String Tube?

April 6, 2009 at 03:54 AM ·

I just ordered one of the Bobelock Halfmoon fiberglass cases and it comes with a string tube. I was wondering what it's used for and tried searching online for some information. I found one other site where this was brought up but noone really knew.

I know that some gut strings come in tubes rather then coiled. It's best to keep any extra gut strings in your case uncoiled and in a tube. But what about synthetic strings? I heard these are best kept in their paper cases in the case and that if put in the string tube they react with the plastic and deteriorate. Is that true? I use Thomastik Dominants and plan on sticking an extra set in my case just in... case. Anyone have any knowledge they want to share?

Replies (22)

April 6, 2009 at 04:12 AM ·

I never use the string tube, as cool as the idea of it is!

April 6, 2009 at 05:51 AM ·

I always keep a spare set of dominants and a few extra Gold label  E's in the tube no problems... 

When i was younger  i recall .... dominant strings  also  came packaged in bulk  like gut strings (uncoiled)  in the shoppe  display  out of a thick glass tube  jar with a lil label on the ball end.

 

April 6, 2009 at 05:47 AM ·

Well if you use pre-packaged strings it really has no use, but if you have a penchant for Eudoxas or Olivs, how else can you keep an extra set of strings with you

April 6, 2009 at 10:19 AM ·

I can't see them making any difference unless the tube keeps a better constant humidity % for real gut strings??? And that doesn't make any since either.  A case humidifier sould do that. I think it's just for aesthetics, it somehow looks cool.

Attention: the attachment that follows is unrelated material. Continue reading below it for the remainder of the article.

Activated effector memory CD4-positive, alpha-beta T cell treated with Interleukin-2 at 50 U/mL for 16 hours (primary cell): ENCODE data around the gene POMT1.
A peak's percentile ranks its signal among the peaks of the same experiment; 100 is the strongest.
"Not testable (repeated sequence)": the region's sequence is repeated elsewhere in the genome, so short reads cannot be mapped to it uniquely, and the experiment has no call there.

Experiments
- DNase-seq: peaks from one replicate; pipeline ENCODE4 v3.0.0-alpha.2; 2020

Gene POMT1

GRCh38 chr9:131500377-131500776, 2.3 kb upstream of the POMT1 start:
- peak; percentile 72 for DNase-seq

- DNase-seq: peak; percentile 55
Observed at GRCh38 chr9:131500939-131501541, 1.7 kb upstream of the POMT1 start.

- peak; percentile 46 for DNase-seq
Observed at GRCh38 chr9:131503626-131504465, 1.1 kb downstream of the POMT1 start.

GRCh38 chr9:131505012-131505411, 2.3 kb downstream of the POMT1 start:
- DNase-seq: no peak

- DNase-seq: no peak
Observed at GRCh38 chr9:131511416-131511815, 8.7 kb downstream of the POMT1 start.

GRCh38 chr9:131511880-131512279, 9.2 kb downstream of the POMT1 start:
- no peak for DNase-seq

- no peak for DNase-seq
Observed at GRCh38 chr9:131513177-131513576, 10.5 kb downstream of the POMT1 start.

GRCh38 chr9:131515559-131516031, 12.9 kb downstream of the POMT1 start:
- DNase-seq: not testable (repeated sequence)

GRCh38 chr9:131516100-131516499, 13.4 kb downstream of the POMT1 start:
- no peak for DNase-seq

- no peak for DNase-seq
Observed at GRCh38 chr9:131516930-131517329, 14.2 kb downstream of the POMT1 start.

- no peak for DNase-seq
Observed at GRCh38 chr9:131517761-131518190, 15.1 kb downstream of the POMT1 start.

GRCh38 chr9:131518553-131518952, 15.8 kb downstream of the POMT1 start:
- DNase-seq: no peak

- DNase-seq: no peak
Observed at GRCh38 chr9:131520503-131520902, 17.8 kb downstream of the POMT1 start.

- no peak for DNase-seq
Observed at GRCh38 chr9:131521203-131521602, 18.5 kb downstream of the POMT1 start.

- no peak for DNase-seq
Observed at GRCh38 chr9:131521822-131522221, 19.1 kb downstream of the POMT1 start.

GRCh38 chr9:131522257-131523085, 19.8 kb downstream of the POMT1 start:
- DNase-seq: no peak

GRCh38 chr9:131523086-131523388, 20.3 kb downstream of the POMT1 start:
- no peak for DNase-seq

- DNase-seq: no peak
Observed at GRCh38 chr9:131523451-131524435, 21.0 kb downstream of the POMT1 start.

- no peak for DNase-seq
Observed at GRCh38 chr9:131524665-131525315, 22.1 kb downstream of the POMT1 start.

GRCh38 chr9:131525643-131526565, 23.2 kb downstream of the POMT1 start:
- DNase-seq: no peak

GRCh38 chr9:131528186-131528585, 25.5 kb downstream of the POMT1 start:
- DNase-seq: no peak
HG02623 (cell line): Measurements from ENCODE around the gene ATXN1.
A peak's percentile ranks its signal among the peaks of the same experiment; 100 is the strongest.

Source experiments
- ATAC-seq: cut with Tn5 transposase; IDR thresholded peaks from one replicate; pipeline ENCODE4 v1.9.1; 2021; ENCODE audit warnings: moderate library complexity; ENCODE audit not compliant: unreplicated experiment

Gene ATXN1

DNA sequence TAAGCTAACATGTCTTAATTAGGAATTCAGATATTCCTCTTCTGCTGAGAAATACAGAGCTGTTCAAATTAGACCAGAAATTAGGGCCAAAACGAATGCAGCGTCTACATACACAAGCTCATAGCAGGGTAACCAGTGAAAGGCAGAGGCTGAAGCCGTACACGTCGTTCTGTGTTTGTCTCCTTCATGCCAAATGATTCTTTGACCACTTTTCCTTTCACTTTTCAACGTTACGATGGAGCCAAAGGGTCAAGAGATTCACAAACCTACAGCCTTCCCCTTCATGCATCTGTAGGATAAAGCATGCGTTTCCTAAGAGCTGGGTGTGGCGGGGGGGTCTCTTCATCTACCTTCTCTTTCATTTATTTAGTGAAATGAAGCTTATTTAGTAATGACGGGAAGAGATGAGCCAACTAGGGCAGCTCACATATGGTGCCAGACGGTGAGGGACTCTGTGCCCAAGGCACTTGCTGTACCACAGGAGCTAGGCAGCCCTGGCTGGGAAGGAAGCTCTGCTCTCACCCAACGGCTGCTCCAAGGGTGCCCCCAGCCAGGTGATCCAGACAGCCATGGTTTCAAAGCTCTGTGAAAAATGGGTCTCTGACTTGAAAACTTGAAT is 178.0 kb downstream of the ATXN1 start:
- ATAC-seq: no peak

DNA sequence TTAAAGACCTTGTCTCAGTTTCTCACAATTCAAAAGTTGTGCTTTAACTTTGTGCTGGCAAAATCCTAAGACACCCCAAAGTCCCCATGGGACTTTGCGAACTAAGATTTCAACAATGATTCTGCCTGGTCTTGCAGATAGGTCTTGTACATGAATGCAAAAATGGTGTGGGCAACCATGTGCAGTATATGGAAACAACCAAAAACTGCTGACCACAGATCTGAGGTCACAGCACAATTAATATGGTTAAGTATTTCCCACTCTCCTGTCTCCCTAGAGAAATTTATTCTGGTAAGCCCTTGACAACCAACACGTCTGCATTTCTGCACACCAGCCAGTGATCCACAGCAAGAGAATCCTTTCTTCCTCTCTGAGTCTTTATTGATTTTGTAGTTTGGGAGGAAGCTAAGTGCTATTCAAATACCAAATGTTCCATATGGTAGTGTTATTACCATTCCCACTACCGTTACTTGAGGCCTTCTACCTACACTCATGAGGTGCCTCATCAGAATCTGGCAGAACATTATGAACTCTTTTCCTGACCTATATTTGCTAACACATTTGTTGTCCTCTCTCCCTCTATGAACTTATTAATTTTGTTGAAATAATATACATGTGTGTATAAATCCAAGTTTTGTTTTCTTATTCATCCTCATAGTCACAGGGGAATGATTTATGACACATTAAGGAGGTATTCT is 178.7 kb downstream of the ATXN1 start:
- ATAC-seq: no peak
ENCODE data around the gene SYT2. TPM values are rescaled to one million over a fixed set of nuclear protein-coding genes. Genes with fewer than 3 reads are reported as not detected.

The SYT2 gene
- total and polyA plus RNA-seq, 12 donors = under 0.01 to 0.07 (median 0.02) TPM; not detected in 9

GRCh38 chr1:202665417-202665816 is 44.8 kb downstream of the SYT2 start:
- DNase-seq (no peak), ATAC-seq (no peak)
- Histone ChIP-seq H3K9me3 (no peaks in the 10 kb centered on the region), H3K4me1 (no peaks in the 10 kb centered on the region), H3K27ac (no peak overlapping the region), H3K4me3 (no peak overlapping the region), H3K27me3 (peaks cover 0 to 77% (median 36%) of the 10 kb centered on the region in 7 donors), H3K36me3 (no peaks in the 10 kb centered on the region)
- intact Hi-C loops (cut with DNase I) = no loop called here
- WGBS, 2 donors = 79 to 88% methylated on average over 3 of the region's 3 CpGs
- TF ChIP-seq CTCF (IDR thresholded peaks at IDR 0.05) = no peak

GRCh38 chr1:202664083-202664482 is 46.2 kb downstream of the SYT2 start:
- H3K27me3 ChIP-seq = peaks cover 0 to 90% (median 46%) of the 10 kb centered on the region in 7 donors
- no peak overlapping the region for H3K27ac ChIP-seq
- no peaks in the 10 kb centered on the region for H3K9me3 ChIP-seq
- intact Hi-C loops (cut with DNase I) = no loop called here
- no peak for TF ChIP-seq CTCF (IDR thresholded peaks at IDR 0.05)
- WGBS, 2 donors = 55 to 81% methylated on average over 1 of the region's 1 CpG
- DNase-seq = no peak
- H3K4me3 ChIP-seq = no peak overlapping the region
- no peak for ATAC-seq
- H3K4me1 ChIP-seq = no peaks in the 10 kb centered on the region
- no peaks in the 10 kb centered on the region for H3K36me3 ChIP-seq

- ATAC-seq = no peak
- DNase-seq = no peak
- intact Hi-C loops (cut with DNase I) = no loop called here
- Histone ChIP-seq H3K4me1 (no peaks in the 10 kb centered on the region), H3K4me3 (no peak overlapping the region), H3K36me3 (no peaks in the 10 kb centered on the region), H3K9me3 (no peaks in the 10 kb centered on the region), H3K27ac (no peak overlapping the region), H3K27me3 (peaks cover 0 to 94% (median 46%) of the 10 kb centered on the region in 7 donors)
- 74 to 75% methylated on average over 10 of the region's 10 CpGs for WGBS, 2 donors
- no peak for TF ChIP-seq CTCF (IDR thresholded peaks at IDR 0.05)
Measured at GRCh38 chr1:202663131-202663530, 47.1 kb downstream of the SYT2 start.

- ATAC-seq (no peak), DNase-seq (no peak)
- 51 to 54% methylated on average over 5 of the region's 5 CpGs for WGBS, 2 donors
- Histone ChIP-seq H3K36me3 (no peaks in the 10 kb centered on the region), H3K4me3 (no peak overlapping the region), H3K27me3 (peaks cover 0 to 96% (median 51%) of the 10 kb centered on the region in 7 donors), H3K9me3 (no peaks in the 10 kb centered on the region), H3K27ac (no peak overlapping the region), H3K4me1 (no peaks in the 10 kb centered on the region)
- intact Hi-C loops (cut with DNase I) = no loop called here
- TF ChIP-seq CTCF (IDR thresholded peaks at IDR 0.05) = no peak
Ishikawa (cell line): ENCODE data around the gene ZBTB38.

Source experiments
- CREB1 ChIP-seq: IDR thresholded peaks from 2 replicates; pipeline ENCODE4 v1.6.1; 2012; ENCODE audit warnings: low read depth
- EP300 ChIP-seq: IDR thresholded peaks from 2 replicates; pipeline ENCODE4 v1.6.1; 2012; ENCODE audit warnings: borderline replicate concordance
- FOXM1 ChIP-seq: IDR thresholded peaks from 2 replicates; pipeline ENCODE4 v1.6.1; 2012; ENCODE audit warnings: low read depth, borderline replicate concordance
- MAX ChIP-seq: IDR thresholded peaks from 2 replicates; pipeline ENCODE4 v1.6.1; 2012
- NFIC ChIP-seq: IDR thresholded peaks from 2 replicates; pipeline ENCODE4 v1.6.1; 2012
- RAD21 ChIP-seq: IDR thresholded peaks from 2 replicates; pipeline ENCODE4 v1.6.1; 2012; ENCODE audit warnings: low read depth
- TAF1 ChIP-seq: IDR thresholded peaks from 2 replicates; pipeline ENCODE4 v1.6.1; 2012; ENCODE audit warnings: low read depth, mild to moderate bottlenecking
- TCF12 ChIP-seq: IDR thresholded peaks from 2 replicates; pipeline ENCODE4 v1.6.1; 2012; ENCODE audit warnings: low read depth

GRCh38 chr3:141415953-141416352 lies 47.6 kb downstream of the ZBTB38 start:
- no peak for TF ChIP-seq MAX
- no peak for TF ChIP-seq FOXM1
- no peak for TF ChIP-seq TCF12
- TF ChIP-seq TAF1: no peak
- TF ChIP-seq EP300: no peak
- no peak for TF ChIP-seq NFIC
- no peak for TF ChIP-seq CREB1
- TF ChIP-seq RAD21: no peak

royce

April 6, 2009 at 12:33 PM ·

Well, if not used to store strings, I suppose it could be used to shoot spitballs at the cello section

April 6, 2009 at 12:55 PM ·

Sam - a technical posting question: how did you post the photo here?

April 6, 2009 at 02:44 PM ·

Good question, how do you post the pictures?

April 6, 2009 at 03:58 PM ·

I didn't know you could post pics either...testing...

 

...nope...test failed...

April 6, 2009 at 05:29 PM ·

Hey Seth- I have good friends here in Wyoming from Stuben and Bar Harbor.  One use to own the Golden Anchor and whale sight seeing tours.  Have you ever been to Geddy's?

April 7, 2009 at 12:27 AM ·

First of all, the image has to be stored some where and accessible from here. Then use html tag

<img src=" image location">

April 7, 2009 at 04:07 AM ·

Attaching a photo? Quite simple really...

It's all about the mouse

  1. right click photo
  2. left click "save"
  3. left click "paste"

computer mouse next to cartoon mouse animated gif

April 7, 2009 at 10:18 AM ·

Hmmm...when I right-click on a photo, "save" is not among the options I get.

BTW, back on topic, they are designed to hold those gut strings that come in an uncoiled version. What I've done in a couple of my cases is punch holes in the tube with a hammer and nail - not easy! - and put 1 or 2 dampits into the tube, b.c. I didn't want them moving around in my violin. This way, some moisture slowly escapes into the case This was before "strettos", which I'm not totally crazy about either. In that regard, the easiest thing in those cases with a bult-in space for it, is a small water bottle.